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Table of Contents
The Northeastern coastal and lake regions throughout New Hampshire, Maine, Vermont and Massachusetts are highly pursued by homeowners wishing to build or enlarge their residences near or along waterfront areas.
Historically, few restrictions were imposed on the types of on-site sewage disposal systems used by properties throughout these areas.
More recently, research has produced a greater understanding and awareness of the unhealthy effects of nitrates from improperly treated wastewater on groundwater, wells, and water bodies in these areas. This has led to state and local restrictions on the types of septic systems allowed on small lots located near wells and waterfronts. Consequently, the responsibility to maintain healthy drinking water and protect water bodies gave rise to the development of non-traditional residential wastewater treatment systems that comply with area restrictions.
"Today, alternative technology systems enable homeowners to build or expand their residences on smaller lots where conventional leach fields fail to meet area regulations, or cannot fit on the property."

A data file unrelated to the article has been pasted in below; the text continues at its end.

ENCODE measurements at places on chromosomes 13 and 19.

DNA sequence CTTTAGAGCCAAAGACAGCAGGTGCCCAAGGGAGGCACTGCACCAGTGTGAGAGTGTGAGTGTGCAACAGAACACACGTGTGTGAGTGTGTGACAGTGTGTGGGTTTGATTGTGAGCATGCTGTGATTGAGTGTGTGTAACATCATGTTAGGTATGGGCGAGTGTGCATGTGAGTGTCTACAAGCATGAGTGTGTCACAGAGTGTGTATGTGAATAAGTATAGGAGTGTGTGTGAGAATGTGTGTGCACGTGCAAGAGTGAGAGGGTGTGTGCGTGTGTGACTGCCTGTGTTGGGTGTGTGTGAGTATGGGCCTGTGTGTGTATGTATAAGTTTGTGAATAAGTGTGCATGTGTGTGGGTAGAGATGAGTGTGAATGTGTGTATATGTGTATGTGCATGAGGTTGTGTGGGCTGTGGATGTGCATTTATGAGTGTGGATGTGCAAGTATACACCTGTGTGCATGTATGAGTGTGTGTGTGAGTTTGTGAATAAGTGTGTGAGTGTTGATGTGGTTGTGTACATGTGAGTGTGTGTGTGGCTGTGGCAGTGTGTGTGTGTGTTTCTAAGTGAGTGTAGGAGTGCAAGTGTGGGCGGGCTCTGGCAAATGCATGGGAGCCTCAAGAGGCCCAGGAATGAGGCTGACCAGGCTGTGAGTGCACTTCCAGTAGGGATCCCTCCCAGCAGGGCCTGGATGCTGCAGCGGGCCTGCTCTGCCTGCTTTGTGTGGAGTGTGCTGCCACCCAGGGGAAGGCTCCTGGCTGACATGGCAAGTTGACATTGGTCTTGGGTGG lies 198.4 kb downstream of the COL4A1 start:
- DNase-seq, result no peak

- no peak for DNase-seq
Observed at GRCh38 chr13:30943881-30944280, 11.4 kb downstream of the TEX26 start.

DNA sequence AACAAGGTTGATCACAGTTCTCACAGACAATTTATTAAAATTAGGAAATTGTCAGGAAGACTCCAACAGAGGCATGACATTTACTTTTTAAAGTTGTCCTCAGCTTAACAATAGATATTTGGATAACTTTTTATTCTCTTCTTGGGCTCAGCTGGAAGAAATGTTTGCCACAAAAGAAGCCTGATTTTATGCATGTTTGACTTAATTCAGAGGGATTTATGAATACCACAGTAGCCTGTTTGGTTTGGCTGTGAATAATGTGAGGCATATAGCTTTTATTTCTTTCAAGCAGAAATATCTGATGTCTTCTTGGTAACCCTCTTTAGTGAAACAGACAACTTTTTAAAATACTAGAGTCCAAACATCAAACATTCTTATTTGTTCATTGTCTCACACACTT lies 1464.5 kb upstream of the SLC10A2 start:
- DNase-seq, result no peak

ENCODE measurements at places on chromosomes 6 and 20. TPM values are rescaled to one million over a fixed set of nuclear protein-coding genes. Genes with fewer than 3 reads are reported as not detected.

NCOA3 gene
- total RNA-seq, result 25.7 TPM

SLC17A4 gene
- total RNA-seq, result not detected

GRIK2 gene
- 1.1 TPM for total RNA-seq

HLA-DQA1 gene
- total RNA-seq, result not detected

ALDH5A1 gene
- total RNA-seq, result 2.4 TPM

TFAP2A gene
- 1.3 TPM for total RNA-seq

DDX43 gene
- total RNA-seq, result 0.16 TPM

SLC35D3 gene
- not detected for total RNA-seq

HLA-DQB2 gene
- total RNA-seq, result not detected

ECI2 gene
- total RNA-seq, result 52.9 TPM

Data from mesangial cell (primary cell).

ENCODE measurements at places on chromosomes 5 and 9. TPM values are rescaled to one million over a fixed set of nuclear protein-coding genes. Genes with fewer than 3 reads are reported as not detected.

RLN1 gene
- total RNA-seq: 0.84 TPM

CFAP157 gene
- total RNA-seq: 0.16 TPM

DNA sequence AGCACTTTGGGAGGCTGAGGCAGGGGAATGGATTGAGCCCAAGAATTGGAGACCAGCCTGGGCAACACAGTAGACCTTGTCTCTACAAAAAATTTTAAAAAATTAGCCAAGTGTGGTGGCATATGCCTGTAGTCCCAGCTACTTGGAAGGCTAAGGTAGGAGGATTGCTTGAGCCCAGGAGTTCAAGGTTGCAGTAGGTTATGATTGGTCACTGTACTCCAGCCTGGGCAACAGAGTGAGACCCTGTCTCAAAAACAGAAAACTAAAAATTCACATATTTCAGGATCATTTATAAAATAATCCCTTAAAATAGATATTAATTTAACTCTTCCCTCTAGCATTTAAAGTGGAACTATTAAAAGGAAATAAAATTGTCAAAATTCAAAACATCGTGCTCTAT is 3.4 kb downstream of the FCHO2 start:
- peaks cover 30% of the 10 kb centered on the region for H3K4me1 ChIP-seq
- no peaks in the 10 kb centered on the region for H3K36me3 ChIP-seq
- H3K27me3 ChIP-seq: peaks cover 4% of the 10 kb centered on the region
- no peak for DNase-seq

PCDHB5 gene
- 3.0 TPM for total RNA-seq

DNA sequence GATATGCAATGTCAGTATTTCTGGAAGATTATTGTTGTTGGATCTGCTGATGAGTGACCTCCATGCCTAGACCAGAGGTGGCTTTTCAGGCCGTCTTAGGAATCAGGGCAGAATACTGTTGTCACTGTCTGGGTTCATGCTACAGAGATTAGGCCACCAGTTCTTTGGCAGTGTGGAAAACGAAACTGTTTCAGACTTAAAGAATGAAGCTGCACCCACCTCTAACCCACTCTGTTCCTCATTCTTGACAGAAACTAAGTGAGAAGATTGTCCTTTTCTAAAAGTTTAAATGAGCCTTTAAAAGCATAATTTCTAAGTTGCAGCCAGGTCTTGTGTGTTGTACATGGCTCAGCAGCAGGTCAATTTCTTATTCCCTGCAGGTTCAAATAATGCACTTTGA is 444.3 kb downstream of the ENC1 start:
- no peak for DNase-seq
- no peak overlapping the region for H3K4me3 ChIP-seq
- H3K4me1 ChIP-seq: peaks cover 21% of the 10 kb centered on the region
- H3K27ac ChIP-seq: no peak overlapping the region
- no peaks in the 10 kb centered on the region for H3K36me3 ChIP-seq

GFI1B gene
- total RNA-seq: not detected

This article explores some of the state and local rules and approval processes regarding residential septic treatment that homeowners with small lots or lakefront/oceanfront lots must follow to gain approval to increase the number of bedrooms in their home. It also explains the benefits of an alternative on-site residential septic system that uses innovative technology to comply with state and local requirements.
Throughout the Northeast, the location of your home determines which regulations you must follow when building a home, enlarging it with more bedrooms, or expanding square footage.
The states of New Hampshire, Maine, and Vermont typically have similar, straightforward rules and limits regarding residential sewage treatment and disposal for homeowners in waterfront locations.
For example, regulations for homes on small lots or waterfront lots in these states generally concern how a home’s square footage determines the usable leach field space. Leach field size calculations are based off the design of a pipe and stone system, and alternative systems such as Singulair by Norweco earn a 75% leach field reduction waiver. Other allowances in New Hampshire include a 2-ft soil reduction credit that typically shortens the system’s required distance from the water table by half.
In Massachusetts – and particularly in the coastal region of Cape Cod – homeowners must comply with a wider set of rules and restrictions, often from both the state and local levels.
Outside of nitrogen-sensitive areas, new and remedial construction may allow homeowners to build 3 or 4 bedroom homes.